What were you thinking when you thought of doing this? Retrace your thoughts back to that moment. Recall why you are doing this. Then reconnect with your muse.

10. Find some competition.

Nothing quite like healthy competition to spur us forward. If you are out of ideas, then check up on what people are doing in your space.

Colleagues at work, competitors in the industry, competitors’ products and websites, networking conventions.. you get the drill.

11. Go exercise.

Since you are not making headway at work, might as well spend the time shaping yourself up.

Sometimes we work so much that we neglect our health and fitness. Go jog, swim, cycle, whichever exercise you prefer.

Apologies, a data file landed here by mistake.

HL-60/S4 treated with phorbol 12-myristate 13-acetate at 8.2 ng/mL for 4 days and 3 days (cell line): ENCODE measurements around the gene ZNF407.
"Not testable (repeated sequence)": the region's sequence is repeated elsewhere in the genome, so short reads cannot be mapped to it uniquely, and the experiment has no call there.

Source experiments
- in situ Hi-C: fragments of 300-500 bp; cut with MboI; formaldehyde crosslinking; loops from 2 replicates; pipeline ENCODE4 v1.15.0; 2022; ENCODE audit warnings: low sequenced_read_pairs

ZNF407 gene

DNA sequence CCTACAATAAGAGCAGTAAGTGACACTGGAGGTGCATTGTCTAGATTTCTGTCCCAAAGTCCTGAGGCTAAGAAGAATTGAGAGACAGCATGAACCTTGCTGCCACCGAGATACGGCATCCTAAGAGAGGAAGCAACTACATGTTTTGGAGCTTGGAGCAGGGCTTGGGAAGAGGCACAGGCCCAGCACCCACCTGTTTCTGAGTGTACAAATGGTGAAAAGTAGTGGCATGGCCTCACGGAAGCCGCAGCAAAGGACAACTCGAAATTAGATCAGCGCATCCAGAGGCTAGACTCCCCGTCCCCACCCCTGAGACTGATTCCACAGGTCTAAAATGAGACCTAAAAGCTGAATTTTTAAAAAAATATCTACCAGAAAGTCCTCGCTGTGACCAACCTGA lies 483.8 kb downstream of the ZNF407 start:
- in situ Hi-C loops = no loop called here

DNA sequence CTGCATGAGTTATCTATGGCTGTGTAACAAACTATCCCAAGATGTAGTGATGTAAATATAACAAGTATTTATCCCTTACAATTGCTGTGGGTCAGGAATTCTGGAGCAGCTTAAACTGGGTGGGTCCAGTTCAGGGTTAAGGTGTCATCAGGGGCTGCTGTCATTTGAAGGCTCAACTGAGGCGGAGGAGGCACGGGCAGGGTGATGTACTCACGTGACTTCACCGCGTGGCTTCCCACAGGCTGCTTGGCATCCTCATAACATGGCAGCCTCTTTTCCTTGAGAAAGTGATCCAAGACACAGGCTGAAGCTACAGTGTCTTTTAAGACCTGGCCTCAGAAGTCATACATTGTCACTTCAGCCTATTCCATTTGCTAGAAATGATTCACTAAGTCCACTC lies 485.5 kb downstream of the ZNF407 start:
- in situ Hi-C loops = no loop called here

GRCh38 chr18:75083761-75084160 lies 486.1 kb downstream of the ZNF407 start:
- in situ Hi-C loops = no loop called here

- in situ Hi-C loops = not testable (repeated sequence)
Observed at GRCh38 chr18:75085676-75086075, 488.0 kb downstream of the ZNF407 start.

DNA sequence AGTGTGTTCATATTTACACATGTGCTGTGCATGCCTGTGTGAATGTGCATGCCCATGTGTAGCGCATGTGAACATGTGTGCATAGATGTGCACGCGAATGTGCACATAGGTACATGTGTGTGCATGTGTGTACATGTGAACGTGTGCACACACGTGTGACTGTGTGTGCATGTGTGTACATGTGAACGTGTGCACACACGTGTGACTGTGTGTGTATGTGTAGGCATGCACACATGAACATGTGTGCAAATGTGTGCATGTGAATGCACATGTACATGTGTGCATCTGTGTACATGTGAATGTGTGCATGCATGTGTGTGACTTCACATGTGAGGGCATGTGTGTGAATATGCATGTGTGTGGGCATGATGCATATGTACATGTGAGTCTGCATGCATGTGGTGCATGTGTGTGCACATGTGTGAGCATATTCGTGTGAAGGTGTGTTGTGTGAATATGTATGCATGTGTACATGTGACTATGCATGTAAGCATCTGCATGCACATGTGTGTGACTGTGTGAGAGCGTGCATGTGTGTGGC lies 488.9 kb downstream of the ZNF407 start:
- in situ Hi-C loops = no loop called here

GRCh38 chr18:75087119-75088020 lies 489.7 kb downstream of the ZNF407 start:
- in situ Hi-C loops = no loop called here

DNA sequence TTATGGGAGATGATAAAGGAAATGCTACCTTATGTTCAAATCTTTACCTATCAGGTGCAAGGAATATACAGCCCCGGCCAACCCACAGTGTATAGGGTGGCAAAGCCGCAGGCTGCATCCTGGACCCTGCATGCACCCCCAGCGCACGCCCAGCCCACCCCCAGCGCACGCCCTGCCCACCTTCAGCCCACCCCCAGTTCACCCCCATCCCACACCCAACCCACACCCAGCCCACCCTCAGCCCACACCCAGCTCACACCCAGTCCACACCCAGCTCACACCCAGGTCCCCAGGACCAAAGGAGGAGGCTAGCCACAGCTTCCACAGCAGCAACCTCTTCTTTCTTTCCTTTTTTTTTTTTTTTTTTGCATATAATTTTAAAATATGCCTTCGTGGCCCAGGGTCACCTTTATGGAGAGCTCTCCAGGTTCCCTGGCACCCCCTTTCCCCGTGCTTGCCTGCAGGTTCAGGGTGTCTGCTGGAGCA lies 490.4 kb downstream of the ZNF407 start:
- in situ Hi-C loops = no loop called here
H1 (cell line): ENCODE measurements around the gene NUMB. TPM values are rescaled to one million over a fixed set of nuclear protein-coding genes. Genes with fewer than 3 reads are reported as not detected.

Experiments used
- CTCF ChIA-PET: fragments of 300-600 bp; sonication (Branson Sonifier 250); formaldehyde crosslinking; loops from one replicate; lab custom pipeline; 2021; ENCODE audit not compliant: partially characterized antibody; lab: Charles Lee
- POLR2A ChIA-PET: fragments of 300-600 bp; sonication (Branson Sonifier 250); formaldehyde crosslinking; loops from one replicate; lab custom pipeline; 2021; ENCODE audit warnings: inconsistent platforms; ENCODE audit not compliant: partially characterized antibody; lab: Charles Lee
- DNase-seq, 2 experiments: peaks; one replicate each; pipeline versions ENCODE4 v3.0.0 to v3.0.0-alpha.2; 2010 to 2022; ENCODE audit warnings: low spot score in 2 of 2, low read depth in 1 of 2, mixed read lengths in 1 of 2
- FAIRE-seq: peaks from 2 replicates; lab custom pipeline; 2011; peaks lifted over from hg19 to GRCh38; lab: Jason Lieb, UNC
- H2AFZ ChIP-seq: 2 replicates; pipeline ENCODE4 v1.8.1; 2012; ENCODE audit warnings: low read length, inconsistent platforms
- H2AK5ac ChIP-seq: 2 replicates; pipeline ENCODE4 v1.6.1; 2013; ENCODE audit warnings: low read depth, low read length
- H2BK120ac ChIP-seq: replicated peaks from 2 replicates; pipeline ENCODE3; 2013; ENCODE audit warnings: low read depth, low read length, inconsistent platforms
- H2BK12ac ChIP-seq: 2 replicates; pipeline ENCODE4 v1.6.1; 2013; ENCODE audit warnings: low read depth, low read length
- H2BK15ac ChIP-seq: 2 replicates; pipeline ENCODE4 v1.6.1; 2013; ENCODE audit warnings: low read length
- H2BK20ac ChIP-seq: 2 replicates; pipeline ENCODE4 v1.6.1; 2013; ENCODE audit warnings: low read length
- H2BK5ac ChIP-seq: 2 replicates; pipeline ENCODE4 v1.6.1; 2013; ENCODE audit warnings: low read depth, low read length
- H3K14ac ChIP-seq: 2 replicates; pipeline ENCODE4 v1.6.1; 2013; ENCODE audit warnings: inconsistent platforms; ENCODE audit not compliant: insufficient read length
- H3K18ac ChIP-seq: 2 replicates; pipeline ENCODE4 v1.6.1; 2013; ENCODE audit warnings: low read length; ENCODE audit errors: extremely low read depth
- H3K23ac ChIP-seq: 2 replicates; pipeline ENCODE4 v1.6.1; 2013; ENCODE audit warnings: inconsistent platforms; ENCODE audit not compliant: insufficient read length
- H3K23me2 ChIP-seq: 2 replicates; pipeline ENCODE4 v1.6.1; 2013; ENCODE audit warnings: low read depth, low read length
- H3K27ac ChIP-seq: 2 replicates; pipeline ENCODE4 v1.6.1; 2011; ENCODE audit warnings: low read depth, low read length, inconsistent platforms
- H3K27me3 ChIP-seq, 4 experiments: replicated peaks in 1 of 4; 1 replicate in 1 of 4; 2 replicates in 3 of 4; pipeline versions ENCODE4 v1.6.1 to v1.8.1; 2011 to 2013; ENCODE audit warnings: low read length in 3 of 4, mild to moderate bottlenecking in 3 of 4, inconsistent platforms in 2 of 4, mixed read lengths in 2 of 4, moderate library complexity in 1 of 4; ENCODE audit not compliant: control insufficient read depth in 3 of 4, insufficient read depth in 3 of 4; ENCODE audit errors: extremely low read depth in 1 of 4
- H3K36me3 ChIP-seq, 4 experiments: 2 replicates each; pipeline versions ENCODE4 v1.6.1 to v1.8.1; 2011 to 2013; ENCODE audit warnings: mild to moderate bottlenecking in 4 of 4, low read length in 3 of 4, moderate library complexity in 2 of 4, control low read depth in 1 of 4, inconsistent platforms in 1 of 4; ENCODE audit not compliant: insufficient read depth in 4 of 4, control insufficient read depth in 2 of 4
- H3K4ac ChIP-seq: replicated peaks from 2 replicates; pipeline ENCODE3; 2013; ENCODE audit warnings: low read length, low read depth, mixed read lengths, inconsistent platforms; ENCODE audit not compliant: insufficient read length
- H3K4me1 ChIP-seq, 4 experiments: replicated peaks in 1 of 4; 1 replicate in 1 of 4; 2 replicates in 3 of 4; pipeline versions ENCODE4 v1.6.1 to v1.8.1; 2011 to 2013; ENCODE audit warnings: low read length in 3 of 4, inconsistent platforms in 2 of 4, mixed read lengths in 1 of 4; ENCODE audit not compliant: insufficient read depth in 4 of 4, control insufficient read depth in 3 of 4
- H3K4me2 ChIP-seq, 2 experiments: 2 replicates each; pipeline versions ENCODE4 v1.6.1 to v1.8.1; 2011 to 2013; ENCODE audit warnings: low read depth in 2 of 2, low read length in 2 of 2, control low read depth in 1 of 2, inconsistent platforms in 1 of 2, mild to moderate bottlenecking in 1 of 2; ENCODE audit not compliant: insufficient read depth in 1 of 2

As you improve your physical health, your mental health will improve, too. The different facets of ourselves are all interlinked.

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Here’re 15 Tips to Restart the Exercise Habit (and How to Keep It).

12. Take a good break.

Ruts are usually signs that you have been working too long and too hard. It’s time to get a break.

Beyond the quick tips above, arrange for a 1-day or 2-days of break from your work. Don’t check your (work) emails or do anything work-related. Relax and do your favorite activities. You will return to your work recharged and ready to start.

Contrary to popular belief, the world will not end from taking a break from your work. In fact, you will be much more ready to make an impact after proper rest. My best ideas and inspiration always hit me whenever I’m away from my work.

Take a look at this to learn the importance of rest: The Importance of Scheduling Downtime

More Resources About Getting out of a Rut

Featured photo credit: Joshua Earle via unsplash.com